As time went on I gradually, began to realize that this slower pace of life gave me time and space to think deeply about the gospel and how it interacts with the brokenness of this world. Whenever I heard distressing news, or whenever a friend (or on occasions complete strangers) shared their despair, or whenever God revealed my own sin, I could now stop and lament the brokenness of this world instead of minutely acknowledging it and moving on to the next task in my day. The struggles I see affecting believers and non- believers here aren’t novel. Things, like depression, anxiety, broken marriages, fear, discontentment were all present when I lived in Laramie, but suddenly now there was a heaviness to them that I couldn’t shake. A heaviness that I couldn’t quite explain at times. Perhaps I felt this weight because for the first time, I was taking the time to lament over the brokenness I saw in the world before God instead of merely acknowledging it and quickly moving past it. Sitting under the weight of the brokenness in the world, is uncomfortable. It forces you to come to terms with the reality that the entire world really does groan for redemption (Rom 8:18-23). I heard that Germany needed the gospel, but now after living here for a year, away from everything that was comfortable and familiar, I could hear and feel the depth and magnitude of this groaning. A groaning for salvation, a groaning for redemption, a groaning for the gospel.
The Gospel, the only true hope
It’s easy to get overwhelmed and discouraged as we see the brokenness in ourselves, in others, and in the world juxtaposed to our inability to fix anything. But as I continue to bring my laments before God, he reminds me that the gospel is the only true answer to all the brokenness we see and experience on multiple levels. The gospel is God’s answer to the pervasive effects of sin and death. In the gospel we find that not only does God undo the consequences of the fall but goes much further than that and provides us justification, righteousness, and life through the sacrifice of Jesus (Rom 5:16;18). Where sin and death increased, grace abounded (Rom 5:20).
Furthermore, the gospel reminds us of the character of God. In the gospel, we see a loving, gracious, and merciful God who makes salvation available to all (John 3:16; Rom 5:8). A God who is infinitely wise to design the perfect plan of salvation and powerful enough to implement it (Rom 5:12-21; Rom 8:1-3). The gospel shows us that God has a redemptive plan for this broken world where he seeks to reconcile the world to himself. A reconciliation that will culminate in a new heaven and new earth where we will dwell with God forever (Rev 21:1-5). The gospel gives humanity hope. It gives us the hope because through the gospel we know that God sees that the world desperately needs to be reconciled to himself and doesn’t ignore it. Rather, he provides the only perfect means of salvation, Jesus. He sees, he cares, he provides. The gospel gives us hope that one day all things will be made new, and this world will be fully reconciled to God. It gives us hope for the future. We can face uncertain days because we know that one day everything will be reconciled to God. The gospel is effective and applicable in every area of our lives because it reminds us of the character of the God we serve, and it reminds us of his redemptive plan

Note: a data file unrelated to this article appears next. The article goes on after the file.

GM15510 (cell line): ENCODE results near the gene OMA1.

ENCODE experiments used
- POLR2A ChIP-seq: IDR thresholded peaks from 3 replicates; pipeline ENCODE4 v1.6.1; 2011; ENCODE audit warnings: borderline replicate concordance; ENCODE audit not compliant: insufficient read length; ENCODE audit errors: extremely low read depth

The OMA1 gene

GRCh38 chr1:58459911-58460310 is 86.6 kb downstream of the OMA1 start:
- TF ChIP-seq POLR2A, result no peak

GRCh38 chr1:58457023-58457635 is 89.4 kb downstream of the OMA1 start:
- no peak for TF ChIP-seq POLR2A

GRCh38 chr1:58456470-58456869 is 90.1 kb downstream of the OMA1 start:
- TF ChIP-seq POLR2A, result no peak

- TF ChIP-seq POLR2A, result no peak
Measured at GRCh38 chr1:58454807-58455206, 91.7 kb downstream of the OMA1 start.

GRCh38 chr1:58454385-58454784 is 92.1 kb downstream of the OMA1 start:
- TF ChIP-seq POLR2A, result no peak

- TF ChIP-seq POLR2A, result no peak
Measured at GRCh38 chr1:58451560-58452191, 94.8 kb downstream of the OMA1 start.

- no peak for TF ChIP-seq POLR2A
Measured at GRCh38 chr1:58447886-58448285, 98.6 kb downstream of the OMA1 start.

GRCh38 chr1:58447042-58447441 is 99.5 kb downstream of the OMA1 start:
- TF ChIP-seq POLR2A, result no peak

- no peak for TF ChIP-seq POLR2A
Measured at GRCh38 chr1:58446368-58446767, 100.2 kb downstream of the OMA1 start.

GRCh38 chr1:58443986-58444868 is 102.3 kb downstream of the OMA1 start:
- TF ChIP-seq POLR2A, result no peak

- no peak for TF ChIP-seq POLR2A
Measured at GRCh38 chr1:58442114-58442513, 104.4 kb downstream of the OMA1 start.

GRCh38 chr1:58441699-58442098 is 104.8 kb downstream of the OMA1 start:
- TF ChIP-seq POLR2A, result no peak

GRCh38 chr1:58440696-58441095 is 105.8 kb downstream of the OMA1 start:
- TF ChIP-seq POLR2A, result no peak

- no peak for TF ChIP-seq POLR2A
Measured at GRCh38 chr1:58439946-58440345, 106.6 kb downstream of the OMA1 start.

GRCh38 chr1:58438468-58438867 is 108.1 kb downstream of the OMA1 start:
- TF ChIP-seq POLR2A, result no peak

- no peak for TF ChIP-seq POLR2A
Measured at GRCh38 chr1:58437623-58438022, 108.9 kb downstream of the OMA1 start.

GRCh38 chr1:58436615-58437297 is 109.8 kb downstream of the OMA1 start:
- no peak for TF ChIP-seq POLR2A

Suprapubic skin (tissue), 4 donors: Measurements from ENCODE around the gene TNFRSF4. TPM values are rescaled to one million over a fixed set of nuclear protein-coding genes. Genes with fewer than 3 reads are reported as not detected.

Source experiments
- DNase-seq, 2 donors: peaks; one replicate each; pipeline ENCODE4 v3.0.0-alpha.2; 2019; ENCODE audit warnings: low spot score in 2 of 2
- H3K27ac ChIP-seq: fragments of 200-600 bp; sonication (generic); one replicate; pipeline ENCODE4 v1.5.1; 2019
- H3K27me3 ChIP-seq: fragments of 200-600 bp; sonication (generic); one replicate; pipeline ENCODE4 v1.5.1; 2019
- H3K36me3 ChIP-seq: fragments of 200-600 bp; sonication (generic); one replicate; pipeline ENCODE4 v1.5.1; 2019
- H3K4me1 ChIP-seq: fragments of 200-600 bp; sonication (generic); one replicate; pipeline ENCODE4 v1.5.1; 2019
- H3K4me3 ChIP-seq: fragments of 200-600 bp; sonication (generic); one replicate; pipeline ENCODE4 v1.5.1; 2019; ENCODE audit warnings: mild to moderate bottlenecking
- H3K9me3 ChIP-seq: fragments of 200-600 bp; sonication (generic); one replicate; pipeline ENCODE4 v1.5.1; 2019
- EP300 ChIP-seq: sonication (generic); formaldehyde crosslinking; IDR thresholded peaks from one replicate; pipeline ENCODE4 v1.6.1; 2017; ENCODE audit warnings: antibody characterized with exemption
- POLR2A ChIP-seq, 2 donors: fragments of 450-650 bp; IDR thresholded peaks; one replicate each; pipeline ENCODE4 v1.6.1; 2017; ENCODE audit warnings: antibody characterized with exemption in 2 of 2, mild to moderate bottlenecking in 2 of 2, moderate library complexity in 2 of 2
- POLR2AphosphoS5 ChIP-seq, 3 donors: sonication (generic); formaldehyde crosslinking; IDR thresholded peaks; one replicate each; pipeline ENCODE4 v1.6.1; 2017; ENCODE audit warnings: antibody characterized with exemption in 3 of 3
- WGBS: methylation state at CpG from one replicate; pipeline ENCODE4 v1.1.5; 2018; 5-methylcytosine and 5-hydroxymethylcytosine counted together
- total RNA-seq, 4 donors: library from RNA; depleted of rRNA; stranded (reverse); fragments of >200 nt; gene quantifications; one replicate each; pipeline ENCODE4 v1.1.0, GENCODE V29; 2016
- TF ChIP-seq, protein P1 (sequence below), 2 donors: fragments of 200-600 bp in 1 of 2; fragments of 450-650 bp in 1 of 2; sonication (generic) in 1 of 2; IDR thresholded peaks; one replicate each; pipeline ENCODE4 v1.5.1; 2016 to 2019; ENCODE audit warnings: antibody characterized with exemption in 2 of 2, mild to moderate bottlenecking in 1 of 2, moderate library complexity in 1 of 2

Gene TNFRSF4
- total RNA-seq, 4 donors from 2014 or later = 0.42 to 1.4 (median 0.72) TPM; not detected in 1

As I reflect on this year, I can see God allowing me to experience the need for the gospel in Germany. I moved to Germany knowing about it, but now I’ve seen this need up close and it allows me to see that God has called me to Germany to cultivate the gospel. To cultivate it through Aquila Initiative, through my local church, and simultaneously in my own life. God has used this year to grow my understanding of this calling and its importance.
The world needs the Gospel
The need for the gospel cultivators though, goes beyond Germany and beyond Europe. The entire world needs Christ centered believers who choose to cultivate the gospel in every area of their lives. The world needs believers who use the hope of the gospel to boldly engage the brokenness around them. The world needs believers who seek to counsel and encourage one-another with the gospel whenever faced with distress, difficulty, or despair. The world needs believers who remind one-another who God is and what he has accomplished in the gospel. The world needs churches filled with these believers to spread the hope of the gospel.
As Christ’s followers, we are all called to cultivate the gospel in our lives and in the contexts where God has placed us. It’s not limited to international missions or full-time ministry. Have you considered this? Take a moment to think about where God is calling you to cultivate the gospel now. Where do you see brokenness? How has God equipped you to engage it with the gospel?